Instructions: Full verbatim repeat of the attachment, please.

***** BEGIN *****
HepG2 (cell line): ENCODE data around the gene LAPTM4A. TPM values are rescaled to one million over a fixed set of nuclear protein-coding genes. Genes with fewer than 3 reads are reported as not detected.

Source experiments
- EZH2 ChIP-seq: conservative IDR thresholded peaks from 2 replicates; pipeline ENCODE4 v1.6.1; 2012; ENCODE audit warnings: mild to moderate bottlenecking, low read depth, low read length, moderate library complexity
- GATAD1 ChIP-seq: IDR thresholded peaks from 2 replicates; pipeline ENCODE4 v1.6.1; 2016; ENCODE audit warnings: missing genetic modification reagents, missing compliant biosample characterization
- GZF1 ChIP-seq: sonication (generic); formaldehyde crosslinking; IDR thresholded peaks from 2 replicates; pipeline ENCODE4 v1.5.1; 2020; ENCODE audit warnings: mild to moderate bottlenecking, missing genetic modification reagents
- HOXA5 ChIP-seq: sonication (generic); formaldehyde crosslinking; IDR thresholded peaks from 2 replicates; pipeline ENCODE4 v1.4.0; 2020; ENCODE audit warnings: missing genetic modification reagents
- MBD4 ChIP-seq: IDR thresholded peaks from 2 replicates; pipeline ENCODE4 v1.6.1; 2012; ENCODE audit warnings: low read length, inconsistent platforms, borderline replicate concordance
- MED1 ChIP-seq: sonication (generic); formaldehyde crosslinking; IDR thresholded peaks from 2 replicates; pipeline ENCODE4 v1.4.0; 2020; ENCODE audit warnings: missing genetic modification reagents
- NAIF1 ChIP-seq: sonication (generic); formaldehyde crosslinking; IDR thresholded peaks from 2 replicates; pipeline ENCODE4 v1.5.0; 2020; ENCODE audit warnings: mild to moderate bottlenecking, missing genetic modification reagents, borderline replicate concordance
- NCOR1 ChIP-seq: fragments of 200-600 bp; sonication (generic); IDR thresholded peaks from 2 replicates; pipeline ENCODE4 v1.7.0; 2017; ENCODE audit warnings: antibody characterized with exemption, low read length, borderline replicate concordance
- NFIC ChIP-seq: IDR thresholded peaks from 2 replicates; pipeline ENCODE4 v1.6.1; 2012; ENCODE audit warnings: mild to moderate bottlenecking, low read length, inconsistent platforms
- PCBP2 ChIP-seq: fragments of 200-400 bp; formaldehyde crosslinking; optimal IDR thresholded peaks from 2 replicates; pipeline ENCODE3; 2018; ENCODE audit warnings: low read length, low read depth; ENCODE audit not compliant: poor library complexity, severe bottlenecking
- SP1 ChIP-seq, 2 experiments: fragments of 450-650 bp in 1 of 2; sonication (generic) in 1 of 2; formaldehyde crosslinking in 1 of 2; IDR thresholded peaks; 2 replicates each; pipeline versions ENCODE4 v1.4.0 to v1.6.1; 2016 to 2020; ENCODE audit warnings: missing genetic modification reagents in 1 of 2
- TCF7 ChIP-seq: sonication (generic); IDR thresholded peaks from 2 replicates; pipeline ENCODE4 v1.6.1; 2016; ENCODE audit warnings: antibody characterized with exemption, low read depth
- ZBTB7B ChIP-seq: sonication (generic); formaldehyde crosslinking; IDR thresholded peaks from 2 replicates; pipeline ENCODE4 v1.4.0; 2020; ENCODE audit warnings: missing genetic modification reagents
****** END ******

HepG2 (cell line): ENCODE data around the gene LAPTM4A. TPM values are rescaled to one million over a fixed set of nuclear protein-coding genes. Genes with fewer than 3 reads are reported as not detected.

Source experiments
- EZH2 ChIP-seq: conservative IDR thresholded peaks from 2 replicates; pipeline ENCODE4 v1.6.1; 2012; ENCODE audit warnings: mild to moderate bottlenecking, low read depth, low read length, moderate library complexity
- GATAD1 ChIP-seq: IDR thresholded peaks from 2 replicates; pipeline ENCODE4 v1.6.1; 2016; ENCODE audit warnings: missing genetic modification reagents, missing compliant biosample characterization
- GZF1 ChIP-seq: sonication (generic); formaldehyde crosslinking; IDR thresholded peaks from 2 replicates; pipeline ENCODE4 v1.5.1; 2020; ENCODE audit warnings: mild to moderate bottlenecking, missing genetic modification reagents
- HOXA5 ChIP-seq: sonication (generic); formaldehyde crosslinking; IDR thresholded peaks from 2 replicates; pipeline ENCODE4 v1.4.0; 2020; ENCODE audit warnings: missing genetic modification reagents
- MBD4 ChIP-seq: IDR thresholded peaks from 2 replicates; pipeline ENCODE4 v1.6.1; 2012; ENCODE audit warnings: low read length, inconsistent platforms, borderline replicate concordance
- MED1 ChIP-seq: sonication (generic); formaldehyde crosslinking; IDR thresholded peaks from 2 replicates; pipeline ENCODE4 v1.4.0; 2020; ENCODE audit warnings: missing genetic modification reagents
- NAIF1 ChIP-seq: sonication (generic); formaldehyde crosslinking; IDR thresholded peaks from 2 replicates; pipeline ENCODE4 v1.5.0; 2020; ENCODE audit warnings: mild to moderate bottlenecking, missing genetic modification reagents, borderline replicate concordance
- NCOR1 ChIP-seq: fragments of 200-600 bp; sonication (generic); IDR thresholded peaks from 2 replicates; pipeline ENCODE4 v1.7.0; 2017; ENCODE audit warnings: antibody characterized with exemption, low read length, borderline replicate concordance
- NFIC ChIP-seq: IDR thresholded peaks from 2 replicates; pipeline ENCODE4 v1.6.1; 2012; ENCODE audit warnings: mild to moderate bottlenecking, low read length, inconsistent platforms
- PCBP2 ChIP-seq: fragments of 200-400 bp; formaldehyde crosslinking; optimal IDR thresholded peaks from 2 replicates; pipeline ENCODE3; 2018; ENCODE audit warnings: low read length, low read depth; ENCODE audit not compliant: poor library complexity, severe bottlenecking
- SP1 ChIP-seq, 2 experiments: fragments of 450-650 bp in 1 of 2; sonication (generic) in 1 of 2; formaldehyde crosslinking in 1 of 2; IDR thresholded peaks; 2 replicates each; pipeline versions ENCODE4 v1.4.0 to v1.6.1; 2016 to 2020; ENCODE audit warnings: missing genetic modification reagents in 1 of 2
- TCF7 ChIP-seq: sonication (generic); IDR thresholded peaks from 2 replicates; pipeline ENCODE4 v1.6.1; 2016; ENCODE audit warnings: antibody characterized with exemption, low read depth
- ZBTB7B ChIP-seq: sonication (generic); formaldehyde crosslinking; IDR thresholded peaks from 2 replicates; pipeline ENCODE4 v1.4.0; 2020; ENCODE audit warnings: missing genetic modification reagents